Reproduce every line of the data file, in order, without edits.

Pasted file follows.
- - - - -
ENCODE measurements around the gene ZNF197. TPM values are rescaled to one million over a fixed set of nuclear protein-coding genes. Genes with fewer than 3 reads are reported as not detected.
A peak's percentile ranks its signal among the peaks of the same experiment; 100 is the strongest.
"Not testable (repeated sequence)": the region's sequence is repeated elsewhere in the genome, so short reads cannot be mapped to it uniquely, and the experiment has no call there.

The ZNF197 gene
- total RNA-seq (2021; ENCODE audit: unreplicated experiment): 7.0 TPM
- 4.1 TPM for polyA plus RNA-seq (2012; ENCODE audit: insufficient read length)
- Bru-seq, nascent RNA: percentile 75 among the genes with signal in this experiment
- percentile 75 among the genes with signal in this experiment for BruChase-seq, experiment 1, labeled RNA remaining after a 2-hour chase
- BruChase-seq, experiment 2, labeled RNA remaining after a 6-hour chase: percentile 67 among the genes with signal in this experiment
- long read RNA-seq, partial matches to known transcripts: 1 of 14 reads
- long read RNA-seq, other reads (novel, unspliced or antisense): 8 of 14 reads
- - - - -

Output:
ENCODE measurements around the gene ZNF197. TPM values are rescaled to one million over a fixed set of nuclear protein-coding genes. Genes with fewer than 3 reads are reported as not detected.
A peak's percentile ranks its signal among the peaks of the same experiment; 100 is the strongest.
"Not testable (repeated sequence)": the region's sequence is repeated elsewhere in the genome, so short reads cannot be mapped to it uniquely, and the experiment has no call there.

The ZNF197 gene
- total RNA-seq (2021; ENCODE audit: unreplicated experiment): 7.0 TPM
- 4.1 TPM for polyA plus RNA-seq (2012; ENCODE audit: insufficient read length)
- Bru-seq, nascent RNA: percentile 75 among the genes with signal in this experiment
- percentile 75 among the genes with signal in this experiment for BruChase-seq, experiment 1, labeled RNA remaining after a 2-hour chase
- BruChase-seq, experiment 2, labeled RNA remaining after a 6-hour chase: percentile 67 among the genes with signal in this experiment
- long read RNA-seq, partial matches to known transcripts: 1 of 14 reads
- long read RNA-seq, other reads (novel, unspliced or antisense): 8 of 14 reads